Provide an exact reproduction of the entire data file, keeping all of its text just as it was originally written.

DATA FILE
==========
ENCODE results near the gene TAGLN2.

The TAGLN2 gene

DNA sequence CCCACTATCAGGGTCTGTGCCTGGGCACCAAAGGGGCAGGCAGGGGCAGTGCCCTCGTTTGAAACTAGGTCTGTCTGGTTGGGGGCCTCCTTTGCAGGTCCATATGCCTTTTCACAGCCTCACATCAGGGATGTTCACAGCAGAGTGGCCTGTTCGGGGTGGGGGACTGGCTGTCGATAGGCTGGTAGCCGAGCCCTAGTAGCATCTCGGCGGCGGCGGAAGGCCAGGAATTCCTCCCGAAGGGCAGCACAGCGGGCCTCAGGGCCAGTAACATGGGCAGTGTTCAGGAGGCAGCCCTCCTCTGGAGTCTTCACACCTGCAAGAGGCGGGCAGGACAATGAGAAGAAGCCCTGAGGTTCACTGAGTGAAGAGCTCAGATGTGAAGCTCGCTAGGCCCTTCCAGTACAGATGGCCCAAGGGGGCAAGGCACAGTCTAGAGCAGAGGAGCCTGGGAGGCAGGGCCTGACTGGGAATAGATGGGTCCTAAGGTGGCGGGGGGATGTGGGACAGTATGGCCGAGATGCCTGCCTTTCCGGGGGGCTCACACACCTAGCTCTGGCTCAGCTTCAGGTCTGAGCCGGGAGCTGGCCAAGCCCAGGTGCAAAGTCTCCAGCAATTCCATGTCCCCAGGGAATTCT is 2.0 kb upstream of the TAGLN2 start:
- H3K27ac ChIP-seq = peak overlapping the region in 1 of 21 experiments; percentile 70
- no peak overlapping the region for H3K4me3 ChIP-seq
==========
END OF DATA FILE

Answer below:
ENCODE results near the gene TAGLN2.

The TAGLN2 gene

DNA sequence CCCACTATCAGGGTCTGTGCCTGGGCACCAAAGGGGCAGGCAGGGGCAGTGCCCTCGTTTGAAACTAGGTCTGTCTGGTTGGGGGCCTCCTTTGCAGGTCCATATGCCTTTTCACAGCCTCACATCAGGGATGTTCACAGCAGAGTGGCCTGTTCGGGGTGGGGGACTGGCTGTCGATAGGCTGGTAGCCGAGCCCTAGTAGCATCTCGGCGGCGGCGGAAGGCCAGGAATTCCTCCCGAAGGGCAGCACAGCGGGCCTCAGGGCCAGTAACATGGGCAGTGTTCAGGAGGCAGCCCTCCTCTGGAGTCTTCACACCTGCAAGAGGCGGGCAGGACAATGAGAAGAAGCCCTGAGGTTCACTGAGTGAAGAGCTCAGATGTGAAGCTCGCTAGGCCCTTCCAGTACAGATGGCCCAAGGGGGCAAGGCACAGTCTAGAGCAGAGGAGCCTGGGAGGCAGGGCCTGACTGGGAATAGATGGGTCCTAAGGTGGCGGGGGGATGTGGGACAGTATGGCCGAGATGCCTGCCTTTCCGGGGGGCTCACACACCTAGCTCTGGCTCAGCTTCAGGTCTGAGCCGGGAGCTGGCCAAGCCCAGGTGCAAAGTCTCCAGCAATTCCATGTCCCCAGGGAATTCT is 2.0 kb upstream of the TAGLN2 start:
- H3K27ac ChIP-seq = peak overlapping the region in 1 of 21 experiments; percentile 70
- no peak overlapping the region for H3K4me3 ChIP-seq